Golden Handcuffs

Apr 11th, 2010 | By | Category: abundance, Career advice, career challenges, challenges, fear, mentor, office problems, personality, success

Good job with great benefits, nice place by the ocean, active social life with lots of friends, what more could you want?  Isn’t it everyone’s dream to be financially secure, live in a nice house, and have lots friends?

The term “golden handcuffs” is often used to describe a state where apparent benefits hold us captive in a situation that we may not enjoy or may even despise.  Although the situation may afford the income, lifestyle, domestic situation, or popularity that are usually the basis of most career goals, they come at a price that may not be worth the reward.  In many cases staying in a job that you can’t stand affects your ability to enjoy the rewards it offers.  Many of us convince ourselves that the temporary discomfort is worth the long-term gain.

There are few, if any, career paths that do not have some rough spots.  Sometimes it is worth the perseverance to get though the rough patch to enjoy smooth sailing on the other side.  On the other hand the rough spots have been known to damage or even sink a ship before it reaches safe harbor.  How do you deicide when to stay and when it is your best interest to find a new job?

Unfortunately there is not always a clear answer.  Some analysis may help in deciding the positives and negatives of staying in a situation where you are paying an emotional price for financial rewards. However it is often difficult to think clearly when you are emotionally involved, and there are no guarantees that the next situation will be any better.  If it is the work itself causing the problem then a change of career would be more likely to solve the problem.  The same is true of location, and environment.  For some the commute to work is overwhelming, and the traffic seems to getting worse.  A change of jobs or residence many solve the problem.  The same may be true if you work in a depressing location.  If it is your co-workers or boss that is the problem, a little more thought should be given to your decision.

Over the years I have worked in several different environments from field hand to upper management.   If there is one constant thread through all my different jobs it is people.  While most of the people I meet at work are likable and easy to work with, there always seems to be a few who are hard to get a long with.  There seems to be no escaping them.  If your biggest problem is with your co-workers it may be worth your while to learn to work through the problem.  Usually there is a way to either avoid the situation or to compartmentalize it to a controllable level.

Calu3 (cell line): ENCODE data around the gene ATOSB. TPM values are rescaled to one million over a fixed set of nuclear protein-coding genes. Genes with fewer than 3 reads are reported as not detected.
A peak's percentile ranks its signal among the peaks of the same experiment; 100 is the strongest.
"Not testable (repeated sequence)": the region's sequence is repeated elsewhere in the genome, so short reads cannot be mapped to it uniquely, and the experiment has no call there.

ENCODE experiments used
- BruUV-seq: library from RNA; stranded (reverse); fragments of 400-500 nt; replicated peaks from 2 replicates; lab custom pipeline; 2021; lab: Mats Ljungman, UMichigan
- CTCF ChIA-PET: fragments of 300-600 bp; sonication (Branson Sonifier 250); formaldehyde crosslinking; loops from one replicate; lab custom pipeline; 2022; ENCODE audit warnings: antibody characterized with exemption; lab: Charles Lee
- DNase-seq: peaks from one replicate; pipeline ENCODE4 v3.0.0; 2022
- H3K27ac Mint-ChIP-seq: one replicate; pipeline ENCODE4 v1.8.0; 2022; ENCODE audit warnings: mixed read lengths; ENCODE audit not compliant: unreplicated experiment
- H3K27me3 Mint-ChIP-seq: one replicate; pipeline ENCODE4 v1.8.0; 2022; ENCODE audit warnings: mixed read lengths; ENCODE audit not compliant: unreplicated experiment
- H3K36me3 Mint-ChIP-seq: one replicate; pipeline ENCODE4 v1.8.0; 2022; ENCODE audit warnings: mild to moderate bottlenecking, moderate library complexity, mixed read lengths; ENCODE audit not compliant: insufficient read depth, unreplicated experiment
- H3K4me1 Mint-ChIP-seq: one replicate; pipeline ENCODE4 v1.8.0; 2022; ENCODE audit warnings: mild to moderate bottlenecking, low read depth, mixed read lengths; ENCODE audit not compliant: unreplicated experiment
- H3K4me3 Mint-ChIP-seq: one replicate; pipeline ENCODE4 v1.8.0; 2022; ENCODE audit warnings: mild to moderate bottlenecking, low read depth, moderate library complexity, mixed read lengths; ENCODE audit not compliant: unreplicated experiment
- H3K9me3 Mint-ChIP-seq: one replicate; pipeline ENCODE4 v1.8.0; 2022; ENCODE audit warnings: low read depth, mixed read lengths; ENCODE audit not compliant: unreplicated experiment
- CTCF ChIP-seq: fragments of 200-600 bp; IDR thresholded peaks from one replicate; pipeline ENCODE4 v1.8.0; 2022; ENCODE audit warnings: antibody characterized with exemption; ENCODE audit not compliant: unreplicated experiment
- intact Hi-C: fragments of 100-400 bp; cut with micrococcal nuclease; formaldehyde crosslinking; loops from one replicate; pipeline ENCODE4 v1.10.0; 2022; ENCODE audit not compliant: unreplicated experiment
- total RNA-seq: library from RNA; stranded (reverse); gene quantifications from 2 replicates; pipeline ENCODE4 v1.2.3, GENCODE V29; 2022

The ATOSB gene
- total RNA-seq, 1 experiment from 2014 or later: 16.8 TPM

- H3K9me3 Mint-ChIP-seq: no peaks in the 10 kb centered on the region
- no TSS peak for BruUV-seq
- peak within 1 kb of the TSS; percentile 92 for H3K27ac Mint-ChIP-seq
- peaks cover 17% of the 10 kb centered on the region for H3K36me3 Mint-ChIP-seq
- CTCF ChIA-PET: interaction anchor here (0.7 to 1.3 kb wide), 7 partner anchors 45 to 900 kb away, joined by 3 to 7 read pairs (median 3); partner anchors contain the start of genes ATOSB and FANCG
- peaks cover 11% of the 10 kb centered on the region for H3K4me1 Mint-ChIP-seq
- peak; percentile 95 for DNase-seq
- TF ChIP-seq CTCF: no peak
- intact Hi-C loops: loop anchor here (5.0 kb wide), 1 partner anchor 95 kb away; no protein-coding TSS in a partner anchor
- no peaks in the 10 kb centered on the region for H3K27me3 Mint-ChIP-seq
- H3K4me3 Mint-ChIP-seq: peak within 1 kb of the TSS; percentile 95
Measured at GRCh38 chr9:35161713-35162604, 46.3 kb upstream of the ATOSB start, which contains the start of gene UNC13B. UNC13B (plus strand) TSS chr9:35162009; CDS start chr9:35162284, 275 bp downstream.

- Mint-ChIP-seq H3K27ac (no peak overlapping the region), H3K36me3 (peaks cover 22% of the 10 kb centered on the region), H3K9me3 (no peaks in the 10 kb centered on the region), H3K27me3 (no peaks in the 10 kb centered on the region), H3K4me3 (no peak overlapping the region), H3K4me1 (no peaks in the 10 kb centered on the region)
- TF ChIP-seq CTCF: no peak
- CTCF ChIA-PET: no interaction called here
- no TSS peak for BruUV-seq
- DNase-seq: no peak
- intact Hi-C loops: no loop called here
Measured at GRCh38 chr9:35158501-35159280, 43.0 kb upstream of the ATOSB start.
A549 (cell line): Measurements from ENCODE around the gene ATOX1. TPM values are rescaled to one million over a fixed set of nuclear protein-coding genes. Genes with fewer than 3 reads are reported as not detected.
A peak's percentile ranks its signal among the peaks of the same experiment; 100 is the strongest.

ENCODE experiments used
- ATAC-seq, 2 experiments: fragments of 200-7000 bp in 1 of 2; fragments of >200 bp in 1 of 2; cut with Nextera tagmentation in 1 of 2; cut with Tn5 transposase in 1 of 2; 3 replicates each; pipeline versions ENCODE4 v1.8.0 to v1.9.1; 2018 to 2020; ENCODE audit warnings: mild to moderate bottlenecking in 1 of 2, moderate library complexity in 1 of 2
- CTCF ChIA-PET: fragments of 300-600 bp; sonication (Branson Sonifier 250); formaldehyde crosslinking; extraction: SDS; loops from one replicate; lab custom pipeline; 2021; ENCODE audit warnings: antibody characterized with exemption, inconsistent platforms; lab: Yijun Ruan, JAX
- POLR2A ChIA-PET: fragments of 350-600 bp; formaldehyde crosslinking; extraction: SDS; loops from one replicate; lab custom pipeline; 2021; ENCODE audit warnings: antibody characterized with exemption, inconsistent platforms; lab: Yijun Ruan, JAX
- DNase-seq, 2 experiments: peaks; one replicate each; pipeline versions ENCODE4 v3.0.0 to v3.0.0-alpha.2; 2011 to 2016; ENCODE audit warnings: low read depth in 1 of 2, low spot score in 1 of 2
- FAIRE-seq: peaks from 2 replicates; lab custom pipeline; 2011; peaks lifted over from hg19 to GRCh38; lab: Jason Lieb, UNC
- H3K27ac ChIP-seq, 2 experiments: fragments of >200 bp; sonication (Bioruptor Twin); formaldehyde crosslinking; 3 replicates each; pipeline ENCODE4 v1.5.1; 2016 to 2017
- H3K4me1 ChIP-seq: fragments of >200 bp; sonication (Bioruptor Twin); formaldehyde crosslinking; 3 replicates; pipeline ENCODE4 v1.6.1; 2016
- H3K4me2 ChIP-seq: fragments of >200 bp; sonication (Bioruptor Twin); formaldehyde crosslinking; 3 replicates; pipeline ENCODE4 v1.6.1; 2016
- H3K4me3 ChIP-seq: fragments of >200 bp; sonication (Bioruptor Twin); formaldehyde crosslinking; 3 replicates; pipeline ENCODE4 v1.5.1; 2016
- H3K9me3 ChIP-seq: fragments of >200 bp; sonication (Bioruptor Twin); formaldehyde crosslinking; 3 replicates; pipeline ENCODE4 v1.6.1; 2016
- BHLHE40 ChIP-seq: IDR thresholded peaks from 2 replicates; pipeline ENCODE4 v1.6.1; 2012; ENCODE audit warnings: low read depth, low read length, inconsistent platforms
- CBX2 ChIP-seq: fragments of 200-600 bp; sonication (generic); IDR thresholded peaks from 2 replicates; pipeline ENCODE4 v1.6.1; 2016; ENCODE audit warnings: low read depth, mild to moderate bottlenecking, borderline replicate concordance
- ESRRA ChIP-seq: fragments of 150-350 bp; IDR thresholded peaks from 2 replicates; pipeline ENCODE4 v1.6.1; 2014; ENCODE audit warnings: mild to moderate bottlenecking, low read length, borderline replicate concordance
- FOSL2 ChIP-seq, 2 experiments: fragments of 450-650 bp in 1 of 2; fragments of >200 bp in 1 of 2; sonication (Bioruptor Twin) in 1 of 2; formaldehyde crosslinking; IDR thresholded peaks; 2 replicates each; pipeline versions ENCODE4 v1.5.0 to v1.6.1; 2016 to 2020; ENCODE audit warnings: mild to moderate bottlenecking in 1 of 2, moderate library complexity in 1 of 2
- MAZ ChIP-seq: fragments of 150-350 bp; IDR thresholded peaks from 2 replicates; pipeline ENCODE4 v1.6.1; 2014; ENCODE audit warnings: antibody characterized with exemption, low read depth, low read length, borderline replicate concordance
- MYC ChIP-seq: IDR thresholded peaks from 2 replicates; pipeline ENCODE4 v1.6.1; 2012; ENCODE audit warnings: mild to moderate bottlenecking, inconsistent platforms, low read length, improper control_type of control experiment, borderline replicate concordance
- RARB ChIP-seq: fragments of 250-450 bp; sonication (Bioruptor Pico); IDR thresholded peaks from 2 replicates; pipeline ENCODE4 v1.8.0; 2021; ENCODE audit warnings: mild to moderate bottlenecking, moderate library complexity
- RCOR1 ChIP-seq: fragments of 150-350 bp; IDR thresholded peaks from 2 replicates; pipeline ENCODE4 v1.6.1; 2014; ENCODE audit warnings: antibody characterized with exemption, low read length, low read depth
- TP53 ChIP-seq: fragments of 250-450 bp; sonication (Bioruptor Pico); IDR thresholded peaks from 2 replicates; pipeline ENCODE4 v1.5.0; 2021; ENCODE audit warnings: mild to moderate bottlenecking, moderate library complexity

A  bad boss is probably the worst situation to encounter, and may be the most damaging long-term.  A bad boss can make your day-to-day life miserable, and can ruin your career.  Dealing with a bad boss is a separate topic; the issue here is should you endure a bad boss?   In my experience how well I got a long with my boss determined to a great extent on how well I liked my working environment, and my promotion potential.  Of all the reasons to change jobs, a bad boss tops my list.  This does not mean that you should spend all your time boss shopping and changing jobs.  If you are have a problem boss there is advice on the PracticaL Mentor website as well as others, plus you may seek advice for a particular situation.

Finally there are some people who do not like the corporate world.  The 9-5 grind and petty politics are not for them. What are they to do?  A primary goal in life is to be as happy as possible.  A big portion of your time is spent at work so the more enjoyable you can make your work life the more you will enjoy life in general.  Although the American dream is more, bigger, and better, these may not be the building blocks that make you happy.  Happiness is an elusive and changing goal, and like any other goal it takes hard work to achieve.  I recommend that before you start off on an alternative career path that you consider it carefully.  Living the vacation life of the rich and famous first requires that you are rich and famous.

The PracticaL Mentor

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